When making a Will it can be difficult to predict every scenario that might affect its application. However, the following example is one reason why you should consider “back-up” beneficiaries when preparing your Will…

A man who was appointed as the Executor of his sister’s estate contacted his deceased sister’s lawyer to arrange the administration of her estate.  Although the sister had been married and had a son, both her husband and son had predeceased her.  She did not get around to making a new Will following their deaths. 

She had surviving grandchildren, and the brother expected that the process would be straight-forward as he assumed they would surely be the beneficiaries of her estate.

However, this was not the case. Her Will was made long before she had grandchildren, and she had not thought this far ahead.  The brother was shocked to learn that despite having a Will in place, his sister was deemed to have essentially died “intestate”.  This was because she had left the whole of her estate to her husband, or if he did not survive her, to her son (both of whom had already passed away).

The Will did not contain a “gift over” clause to provide that on the death of her husband and her only child, that her estate should be left to her grandchildren, if she had any, or some other “back-up” beneficiaries. 

Accordingly, instead of applying to the Court for Probate for his sister’s Will (which is a fairly straight-forward process), the woman’s brother was required to apply to the Court for Letters of Administration.

This is a more complicated and expensive process which requires additional documentation and evidence to be supplied to the Court.  His sister’s estate was distributed to family members in accordance with The Administration Act, which as it happened in these circumstances did mean that the estate was left to the grandchildren, but it was a much more time-consuming and expensive process.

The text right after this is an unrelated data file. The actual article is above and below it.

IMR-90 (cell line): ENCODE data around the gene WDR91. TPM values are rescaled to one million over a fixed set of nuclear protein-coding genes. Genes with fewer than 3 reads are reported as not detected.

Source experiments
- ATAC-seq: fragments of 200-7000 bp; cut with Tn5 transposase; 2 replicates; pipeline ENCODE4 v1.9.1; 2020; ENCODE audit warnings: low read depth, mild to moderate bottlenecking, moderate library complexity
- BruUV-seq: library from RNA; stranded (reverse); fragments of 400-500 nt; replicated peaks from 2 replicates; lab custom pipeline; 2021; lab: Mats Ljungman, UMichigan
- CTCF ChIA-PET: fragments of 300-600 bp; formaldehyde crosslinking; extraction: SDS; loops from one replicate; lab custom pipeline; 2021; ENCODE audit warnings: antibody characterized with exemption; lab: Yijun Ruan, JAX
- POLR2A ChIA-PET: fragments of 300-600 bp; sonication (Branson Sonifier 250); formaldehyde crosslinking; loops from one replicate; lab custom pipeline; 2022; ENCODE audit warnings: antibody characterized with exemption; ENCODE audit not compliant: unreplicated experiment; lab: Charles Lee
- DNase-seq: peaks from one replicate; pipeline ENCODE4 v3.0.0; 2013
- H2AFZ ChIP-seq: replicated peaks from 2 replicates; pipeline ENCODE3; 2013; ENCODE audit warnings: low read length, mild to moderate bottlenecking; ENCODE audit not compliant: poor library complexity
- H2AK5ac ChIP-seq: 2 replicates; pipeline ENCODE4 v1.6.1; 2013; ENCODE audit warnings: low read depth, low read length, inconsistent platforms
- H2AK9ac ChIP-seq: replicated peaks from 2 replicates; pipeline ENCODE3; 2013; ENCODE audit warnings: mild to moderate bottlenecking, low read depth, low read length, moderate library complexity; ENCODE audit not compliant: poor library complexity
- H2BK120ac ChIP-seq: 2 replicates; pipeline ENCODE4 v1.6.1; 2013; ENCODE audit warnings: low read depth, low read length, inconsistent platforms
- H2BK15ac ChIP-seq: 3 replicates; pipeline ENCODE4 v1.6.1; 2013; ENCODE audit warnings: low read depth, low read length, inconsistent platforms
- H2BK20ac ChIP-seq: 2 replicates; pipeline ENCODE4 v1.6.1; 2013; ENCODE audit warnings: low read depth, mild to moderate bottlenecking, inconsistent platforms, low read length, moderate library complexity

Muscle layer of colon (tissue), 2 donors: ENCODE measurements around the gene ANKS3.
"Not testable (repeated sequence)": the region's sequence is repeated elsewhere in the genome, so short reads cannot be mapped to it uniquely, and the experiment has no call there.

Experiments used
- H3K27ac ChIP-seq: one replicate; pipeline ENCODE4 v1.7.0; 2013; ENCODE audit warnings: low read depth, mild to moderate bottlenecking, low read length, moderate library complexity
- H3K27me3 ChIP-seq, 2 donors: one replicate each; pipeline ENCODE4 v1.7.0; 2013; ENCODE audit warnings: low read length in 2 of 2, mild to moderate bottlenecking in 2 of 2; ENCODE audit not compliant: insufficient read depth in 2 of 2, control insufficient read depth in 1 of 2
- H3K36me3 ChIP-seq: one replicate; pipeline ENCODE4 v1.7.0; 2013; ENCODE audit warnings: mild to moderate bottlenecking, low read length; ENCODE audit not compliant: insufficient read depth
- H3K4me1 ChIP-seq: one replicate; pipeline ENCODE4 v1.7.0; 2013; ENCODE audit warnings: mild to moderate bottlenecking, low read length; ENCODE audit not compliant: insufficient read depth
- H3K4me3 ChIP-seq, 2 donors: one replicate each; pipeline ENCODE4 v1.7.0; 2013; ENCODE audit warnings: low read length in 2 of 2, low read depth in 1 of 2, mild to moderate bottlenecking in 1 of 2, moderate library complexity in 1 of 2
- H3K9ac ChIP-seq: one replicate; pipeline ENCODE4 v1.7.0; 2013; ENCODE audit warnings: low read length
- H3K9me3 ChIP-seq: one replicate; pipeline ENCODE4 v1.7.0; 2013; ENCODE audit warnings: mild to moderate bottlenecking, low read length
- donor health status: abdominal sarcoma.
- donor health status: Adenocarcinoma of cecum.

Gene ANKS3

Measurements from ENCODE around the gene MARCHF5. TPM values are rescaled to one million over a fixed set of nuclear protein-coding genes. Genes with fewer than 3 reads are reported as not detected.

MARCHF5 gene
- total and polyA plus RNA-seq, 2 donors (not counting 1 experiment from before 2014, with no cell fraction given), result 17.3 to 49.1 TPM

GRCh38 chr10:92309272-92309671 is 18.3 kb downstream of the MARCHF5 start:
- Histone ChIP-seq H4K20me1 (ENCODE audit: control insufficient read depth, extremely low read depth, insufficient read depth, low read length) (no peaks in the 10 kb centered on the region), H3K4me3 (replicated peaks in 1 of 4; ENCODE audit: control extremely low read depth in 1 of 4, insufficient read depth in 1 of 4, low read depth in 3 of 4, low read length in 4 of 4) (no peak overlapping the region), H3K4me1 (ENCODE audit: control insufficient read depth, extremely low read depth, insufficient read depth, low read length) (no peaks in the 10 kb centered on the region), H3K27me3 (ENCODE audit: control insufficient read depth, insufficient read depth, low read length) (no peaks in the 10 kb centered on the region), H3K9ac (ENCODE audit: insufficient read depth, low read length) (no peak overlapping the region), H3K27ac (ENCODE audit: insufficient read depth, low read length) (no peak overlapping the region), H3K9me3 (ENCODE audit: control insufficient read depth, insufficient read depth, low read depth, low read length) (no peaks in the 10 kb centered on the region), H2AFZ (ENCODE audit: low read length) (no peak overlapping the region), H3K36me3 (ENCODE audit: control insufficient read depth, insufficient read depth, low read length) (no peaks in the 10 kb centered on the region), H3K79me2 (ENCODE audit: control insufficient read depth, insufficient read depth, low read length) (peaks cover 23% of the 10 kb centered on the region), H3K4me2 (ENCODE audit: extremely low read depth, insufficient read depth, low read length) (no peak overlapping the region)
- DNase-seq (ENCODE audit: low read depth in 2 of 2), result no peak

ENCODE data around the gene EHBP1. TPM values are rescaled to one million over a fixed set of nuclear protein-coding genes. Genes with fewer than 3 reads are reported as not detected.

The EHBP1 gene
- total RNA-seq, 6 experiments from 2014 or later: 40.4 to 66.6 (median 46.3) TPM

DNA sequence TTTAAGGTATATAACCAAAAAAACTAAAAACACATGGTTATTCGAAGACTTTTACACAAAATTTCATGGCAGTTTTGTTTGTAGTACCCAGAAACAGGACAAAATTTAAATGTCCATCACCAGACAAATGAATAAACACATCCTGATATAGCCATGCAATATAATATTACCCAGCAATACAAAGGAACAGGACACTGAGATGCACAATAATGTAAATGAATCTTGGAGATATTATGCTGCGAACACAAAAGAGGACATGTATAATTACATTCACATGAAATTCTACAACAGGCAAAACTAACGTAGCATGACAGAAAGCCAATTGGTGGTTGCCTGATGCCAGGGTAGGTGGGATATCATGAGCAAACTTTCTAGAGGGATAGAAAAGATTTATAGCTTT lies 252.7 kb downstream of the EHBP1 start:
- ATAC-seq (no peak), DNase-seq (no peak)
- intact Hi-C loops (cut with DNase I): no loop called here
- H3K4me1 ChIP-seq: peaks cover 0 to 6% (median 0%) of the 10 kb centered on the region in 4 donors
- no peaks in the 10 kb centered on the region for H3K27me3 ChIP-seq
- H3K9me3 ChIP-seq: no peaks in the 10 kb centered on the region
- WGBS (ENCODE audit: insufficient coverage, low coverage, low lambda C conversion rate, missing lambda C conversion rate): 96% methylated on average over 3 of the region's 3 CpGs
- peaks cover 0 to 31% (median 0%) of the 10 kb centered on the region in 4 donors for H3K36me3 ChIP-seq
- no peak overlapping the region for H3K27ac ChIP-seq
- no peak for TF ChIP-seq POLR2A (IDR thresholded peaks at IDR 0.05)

Does your Will allow for changes in your circumstances?

To avoid the above situation, in this case, a simple “gift over” clause provides security against a gift failing and the Will-maker becoming intestate by way of unforeseen circumstances, such as the earlier death of beneficiaries.  

A “gift over” clause may also be applied to specific gifts for chattels you wish to give to your loved ones, or even an organisation.  Should that loved one predecease you or your chosen organisation is wound up, is there an alternative recipient you would want to leave these chattels or personal possessions to?

It is important that your Will contains clauses to allow for some changes in your family, or to the circumstances of your friends.  We recommend reviewing your Will at least every five years to consider any changes in circumstances that might arise as it is difficult (if not impossible) to provide for every possible scenario that may come about over a long period of time. 

Therese Greenlees
Registered Legal Executive